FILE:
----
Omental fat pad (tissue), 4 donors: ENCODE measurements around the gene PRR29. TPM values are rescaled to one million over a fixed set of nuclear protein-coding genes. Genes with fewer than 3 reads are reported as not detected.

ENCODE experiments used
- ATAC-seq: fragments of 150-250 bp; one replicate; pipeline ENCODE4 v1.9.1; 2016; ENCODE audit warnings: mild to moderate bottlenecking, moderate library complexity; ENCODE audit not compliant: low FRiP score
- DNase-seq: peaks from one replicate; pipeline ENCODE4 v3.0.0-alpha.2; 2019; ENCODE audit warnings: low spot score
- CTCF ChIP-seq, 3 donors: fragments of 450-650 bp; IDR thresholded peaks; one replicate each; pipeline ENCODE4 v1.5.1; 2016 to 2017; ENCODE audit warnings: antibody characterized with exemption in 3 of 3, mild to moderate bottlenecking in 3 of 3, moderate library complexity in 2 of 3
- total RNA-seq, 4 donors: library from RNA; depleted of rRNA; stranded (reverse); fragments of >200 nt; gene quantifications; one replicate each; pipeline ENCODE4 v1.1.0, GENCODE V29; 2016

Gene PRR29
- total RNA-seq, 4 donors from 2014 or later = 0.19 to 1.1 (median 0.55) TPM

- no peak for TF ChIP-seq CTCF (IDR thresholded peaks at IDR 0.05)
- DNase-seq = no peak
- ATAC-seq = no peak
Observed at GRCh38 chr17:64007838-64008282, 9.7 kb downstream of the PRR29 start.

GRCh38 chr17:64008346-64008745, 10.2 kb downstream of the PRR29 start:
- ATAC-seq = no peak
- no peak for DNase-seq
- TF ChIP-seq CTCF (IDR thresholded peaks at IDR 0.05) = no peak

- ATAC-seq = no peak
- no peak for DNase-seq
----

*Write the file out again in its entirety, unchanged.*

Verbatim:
Omental fat pad (tissue), 4 donors: ENCODE measurements around the gene PRR29. TPM values are rescaled to one million over a fixed set of nuclear protein-coding genes. Genes with fewer than 3 reads are reported as not detected.

ENCODE experiments used
- ATAC-seq: fragments of 150-250 bp; one replicate; pipeline ENCODE4 v1.9.1; 2016; ENCODE audit warnings: mild to moderate bottlenecking, moderate library complexity; ENCODE audit not compliant: low FRiP score
- DNase-seq: peaks from one replicate; pipeline ENCODE4 v3.0.0-alpha.2; 2019; ENCODE audit warnings: low spot score
- CTCF ChIP-seq, 3 donors: fragments of 450-650 bp; IDR thresholded peaks; one replicate each; pipeline ENCODE4 v1.5.1; 2016 to 2017; ENCODE audit warnings: antibody characterized with exemption in 3 of 3, mild to moderate bottlenecking in 3 of 3, moderate library complexity in 2 of 3
- total RNA-seq, 4 donors: library from RNA; depleted of rRNA; stranded (reverse); fragments of >200 nt; gene quantifications; one replicate each; pipeline ENCODE4 v1.1.0, GENCODE V29; 2016

Gene PRR29
- total RNA-seq, 4 donors from 2014 or later = 0.19 to 1.1 (median 0.55) TPM

- no peak for TF ChIP-seq CTCF (IDR thresholded peaks at IDR 0.05)
- DNase-seq = no peak
- ATAC-seq = no peak
Observed at GRCh38 chr17:64007838-64008282, 9.7 kb downstream of the PRR29 start.

GRCh38 chr17:64008346-64008745, 10.2 kb downstream of the PRR29 start:
- ATAC-seq = no peak
- no peak for DNase-seq
- TF ChIP-seq CTCF (IDR thresholded peaks at IDR 0.05) = no peak

- ATAC-seq = no peak
- no peak for DNase-seq